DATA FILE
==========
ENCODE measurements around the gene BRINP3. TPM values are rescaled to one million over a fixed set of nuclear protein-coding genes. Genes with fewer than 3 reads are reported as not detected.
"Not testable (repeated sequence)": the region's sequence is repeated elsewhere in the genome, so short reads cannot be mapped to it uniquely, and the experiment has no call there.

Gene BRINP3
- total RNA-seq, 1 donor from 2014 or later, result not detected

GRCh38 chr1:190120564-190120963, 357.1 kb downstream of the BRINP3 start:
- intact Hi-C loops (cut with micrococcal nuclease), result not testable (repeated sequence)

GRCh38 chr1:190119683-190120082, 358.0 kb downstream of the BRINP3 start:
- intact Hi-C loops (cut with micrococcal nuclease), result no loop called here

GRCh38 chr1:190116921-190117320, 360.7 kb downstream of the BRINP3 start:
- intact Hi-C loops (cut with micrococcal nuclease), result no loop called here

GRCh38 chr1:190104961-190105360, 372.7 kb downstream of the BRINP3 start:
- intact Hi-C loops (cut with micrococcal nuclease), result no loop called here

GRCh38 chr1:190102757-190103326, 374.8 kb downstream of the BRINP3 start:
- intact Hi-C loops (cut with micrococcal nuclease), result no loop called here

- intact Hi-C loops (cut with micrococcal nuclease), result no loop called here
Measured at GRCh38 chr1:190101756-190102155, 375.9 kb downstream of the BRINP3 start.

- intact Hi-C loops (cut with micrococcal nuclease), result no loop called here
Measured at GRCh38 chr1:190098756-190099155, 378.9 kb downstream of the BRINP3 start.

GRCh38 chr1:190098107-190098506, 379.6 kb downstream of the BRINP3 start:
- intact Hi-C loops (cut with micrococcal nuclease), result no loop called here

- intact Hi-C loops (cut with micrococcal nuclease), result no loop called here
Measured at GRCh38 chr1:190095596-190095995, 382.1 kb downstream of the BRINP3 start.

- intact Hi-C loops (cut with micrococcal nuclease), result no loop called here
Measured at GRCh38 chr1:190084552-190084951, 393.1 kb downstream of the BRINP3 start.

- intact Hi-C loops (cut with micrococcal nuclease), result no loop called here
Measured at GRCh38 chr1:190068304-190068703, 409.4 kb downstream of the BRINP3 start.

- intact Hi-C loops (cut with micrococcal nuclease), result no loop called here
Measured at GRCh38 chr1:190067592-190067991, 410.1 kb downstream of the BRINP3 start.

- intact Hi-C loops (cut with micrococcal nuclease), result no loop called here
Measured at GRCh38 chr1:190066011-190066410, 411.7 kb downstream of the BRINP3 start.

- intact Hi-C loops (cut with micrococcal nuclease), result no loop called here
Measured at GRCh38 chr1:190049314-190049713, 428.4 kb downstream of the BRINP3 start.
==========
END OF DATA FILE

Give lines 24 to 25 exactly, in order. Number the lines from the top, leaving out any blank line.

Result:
Measured at GRCh38 chr1:190084552-190084951, 393.1 kb downstream of the BRINP3 start.

- intact Hi-C loops (cut with micrococcal nuclease), result no loop called here